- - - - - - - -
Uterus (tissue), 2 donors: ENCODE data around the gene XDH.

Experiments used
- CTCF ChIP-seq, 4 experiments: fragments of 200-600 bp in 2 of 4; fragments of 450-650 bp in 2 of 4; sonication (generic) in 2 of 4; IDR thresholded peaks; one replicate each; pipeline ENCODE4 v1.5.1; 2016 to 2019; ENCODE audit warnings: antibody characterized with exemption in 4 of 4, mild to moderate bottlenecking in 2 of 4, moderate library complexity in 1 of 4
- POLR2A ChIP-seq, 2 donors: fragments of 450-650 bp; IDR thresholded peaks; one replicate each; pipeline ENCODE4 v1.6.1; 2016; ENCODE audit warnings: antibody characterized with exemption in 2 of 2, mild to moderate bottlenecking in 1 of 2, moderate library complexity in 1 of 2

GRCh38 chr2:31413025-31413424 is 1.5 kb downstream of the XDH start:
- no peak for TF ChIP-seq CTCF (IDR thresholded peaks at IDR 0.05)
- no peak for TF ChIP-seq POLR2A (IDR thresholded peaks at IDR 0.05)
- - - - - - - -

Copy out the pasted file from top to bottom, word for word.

Uterus (tissue), 2 donors: ENCODE data around the gene XDH.

Experiments used
- CTCF ChIP-seq, 4 experiments: fragments of 200-600 bp in 2 of 4; fragments of 450-650 bp in 2 of 4; sonication (generic) in 2 of 4; IDR thresholded peaks; one replicate each; pipeline ENCODE4 v1.5.1; 2016 to 2019; ENCODE audit warnings: antibody characterized with exemption in 4 of 4, mild to moderate bottlenecking in 2 of 4, moderate library complexity in 1 of 4
- POLR2A ChIP-seq, 2 donors: fragments of 450-650 bp; IDR thresholded peaks; one replicate each; pipeline ENCODE4 v1.6.1; 2016; ENCODE audit warnings: antibody characterized with exemption in 2 of 2, mild to moderate bottlenecking in 1 of 2, moderate library complexity in 1 of 2

GRCh38 chr2:31413025-31413424 is 1.5 kb downstream of the XDH start:
- no peak for TF ChIP-seq CTCF (IDR thresholded peaks at IDR 0.05)
- no peak for TF ChIP-seq POLR2A (IDR thresholded peaks at IDR 0.05)